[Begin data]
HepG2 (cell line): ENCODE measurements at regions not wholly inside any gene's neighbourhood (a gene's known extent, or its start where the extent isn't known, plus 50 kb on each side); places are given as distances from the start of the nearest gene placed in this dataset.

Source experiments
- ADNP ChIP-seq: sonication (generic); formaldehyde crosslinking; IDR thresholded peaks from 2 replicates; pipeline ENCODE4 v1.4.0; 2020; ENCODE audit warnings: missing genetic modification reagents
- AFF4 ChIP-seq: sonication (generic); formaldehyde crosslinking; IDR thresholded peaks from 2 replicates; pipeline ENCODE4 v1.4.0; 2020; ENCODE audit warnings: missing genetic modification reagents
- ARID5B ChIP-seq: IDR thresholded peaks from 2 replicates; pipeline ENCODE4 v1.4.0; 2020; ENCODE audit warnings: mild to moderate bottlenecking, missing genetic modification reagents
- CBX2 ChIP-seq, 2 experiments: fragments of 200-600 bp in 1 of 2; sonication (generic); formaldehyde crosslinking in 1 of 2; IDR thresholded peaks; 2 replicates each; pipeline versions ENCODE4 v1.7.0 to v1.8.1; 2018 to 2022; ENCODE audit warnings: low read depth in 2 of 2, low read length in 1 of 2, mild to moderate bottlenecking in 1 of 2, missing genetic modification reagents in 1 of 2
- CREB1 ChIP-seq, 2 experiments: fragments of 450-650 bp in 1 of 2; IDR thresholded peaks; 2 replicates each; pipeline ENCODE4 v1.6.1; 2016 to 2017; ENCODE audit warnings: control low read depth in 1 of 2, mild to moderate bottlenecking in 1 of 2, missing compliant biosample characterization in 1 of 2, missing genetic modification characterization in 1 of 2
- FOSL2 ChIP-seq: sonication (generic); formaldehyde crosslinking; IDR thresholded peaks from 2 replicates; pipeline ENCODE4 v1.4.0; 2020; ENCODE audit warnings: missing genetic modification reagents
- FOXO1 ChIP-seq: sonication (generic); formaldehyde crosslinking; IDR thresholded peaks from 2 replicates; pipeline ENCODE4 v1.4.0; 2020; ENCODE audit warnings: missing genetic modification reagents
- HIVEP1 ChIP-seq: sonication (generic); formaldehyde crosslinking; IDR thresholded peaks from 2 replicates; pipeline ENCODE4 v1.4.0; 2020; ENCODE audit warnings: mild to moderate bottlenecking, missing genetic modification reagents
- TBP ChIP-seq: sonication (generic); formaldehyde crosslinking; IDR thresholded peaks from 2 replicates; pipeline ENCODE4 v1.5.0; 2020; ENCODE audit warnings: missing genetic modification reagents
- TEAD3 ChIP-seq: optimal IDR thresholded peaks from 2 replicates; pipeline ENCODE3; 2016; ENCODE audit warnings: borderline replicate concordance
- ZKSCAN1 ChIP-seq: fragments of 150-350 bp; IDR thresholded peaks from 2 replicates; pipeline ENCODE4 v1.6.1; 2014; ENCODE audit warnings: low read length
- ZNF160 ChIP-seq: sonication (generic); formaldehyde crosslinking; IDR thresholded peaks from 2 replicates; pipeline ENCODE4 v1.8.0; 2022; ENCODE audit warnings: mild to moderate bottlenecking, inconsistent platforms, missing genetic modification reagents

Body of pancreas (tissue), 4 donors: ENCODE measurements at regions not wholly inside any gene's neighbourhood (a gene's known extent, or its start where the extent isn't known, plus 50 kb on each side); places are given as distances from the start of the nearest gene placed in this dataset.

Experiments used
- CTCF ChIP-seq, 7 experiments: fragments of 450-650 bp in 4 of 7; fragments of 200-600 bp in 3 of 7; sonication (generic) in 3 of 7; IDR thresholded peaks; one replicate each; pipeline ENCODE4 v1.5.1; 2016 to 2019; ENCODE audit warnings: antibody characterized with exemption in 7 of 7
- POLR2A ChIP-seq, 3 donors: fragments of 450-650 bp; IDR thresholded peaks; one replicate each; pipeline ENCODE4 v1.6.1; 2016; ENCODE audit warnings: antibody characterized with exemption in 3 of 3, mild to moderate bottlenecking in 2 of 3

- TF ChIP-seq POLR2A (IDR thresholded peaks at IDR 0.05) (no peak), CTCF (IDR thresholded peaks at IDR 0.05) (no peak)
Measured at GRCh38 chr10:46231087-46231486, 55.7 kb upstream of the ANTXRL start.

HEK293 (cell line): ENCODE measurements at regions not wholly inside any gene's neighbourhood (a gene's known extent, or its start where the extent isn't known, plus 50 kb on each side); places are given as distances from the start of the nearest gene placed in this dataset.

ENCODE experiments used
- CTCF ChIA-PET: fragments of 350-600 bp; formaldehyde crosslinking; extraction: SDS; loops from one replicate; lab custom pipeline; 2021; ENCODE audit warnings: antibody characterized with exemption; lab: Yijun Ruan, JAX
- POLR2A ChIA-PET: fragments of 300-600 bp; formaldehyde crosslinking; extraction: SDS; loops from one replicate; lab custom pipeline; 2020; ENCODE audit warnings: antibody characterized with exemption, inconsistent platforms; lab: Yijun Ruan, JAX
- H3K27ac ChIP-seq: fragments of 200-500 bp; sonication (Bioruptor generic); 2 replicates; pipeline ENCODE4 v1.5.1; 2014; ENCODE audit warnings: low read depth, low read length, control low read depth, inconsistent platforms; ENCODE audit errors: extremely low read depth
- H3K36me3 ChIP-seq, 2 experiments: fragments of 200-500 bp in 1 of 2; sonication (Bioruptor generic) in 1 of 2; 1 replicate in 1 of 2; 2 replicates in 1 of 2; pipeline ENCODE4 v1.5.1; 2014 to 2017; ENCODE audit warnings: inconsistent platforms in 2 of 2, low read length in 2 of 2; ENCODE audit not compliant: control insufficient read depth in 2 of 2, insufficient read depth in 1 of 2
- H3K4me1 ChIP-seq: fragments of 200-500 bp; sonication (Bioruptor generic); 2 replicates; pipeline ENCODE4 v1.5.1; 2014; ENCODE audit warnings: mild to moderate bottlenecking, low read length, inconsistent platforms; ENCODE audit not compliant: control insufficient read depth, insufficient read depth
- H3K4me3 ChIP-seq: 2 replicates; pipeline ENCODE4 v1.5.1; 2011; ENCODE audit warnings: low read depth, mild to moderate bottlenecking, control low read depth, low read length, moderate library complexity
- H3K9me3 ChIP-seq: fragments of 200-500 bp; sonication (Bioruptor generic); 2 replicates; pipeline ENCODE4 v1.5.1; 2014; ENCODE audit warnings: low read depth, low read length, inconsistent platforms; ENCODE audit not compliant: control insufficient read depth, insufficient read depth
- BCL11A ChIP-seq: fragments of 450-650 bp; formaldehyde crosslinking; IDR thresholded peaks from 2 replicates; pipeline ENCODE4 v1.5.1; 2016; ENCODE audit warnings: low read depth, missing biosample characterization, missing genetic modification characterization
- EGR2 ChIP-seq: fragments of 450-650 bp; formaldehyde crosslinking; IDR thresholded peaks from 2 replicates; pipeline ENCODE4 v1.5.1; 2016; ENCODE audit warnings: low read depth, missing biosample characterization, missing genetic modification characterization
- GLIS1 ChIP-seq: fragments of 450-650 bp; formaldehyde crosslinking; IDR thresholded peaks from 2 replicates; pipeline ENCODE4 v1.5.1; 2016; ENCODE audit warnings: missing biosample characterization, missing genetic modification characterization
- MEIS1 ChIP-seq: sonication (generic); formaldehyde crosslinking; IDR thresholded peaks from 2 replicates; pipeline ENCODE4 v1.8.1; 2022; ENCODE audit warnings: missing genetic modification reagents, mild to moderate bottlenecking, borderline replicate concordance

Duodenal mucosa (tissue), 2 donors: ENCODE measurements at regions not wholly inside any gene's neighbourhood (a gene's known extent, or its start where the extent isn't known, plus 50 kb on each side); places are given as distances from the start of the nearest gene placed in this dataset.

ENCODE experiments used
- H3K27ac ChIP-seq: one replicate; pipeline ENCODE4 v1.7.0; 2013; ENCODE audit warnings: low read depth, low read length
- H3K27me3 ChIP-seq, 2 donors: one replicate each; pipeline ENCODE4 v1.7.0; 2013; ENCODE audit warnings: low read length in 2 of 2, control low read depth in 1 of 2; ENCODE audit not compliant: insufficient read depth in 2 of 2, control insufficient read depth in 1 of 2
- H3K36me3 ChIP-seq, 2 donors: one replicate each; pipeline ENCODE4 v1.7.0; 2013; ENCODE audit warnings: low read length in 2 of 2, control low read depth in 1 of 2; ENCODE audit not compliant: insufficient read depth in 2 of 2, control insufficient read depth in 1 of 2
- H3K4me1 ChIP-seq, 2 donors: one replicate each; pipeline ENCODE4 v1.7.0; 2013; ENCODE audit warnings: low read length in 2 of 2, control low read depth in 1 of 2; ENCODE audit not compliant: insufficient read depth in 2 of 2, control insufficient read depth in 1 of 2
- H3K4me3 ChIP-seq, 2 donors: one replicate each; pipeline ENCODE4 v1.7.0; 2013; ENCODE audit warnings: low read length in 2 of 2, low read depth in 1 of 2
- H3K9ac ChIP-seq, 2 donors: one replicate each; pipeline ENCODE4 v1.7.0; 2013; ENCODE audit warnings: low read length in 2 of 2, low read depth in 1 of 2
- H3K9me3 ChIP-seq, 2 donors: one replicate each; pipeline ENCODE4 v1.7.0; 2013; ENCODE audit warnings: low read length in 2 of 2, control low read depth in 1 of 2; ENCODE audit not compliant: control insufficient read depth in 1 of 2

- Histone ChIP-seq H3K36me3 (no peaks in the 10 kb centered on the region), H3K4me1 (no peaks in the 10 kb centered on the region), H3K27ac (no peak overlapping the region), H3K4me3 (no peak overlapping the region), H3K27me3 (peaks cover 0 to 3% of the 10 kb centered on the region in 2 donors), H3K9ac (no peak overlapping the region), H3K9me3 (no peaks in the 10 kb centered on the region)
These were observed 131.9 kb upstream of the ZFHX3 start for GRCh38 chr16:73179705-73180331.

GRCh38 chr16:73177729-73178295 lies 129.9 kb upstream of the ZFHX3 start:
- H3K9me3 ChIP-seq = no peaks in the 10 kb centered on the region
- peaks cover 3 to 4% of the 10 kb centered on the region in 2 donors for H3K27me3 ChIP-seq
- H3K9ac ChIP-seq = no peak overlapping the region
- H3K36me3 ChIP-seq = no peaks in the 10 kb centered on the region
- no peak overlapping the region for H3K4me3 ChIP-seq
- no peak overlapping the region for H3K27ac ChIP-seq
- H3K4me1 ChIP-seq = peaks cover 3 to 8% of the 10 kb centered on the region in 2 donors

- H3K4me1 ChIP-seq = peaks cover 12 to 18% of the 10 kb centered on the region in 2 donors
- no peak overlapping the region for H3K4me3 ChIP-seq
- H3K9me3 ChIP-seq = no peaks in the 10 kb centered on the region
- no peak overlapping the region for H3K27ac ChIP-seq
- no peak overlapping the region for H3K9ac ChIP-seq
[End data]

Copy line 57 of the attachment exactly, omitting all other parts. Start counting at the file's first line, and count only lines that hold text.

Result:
- no peak overlapping the region for H3K9ac ChIP-seq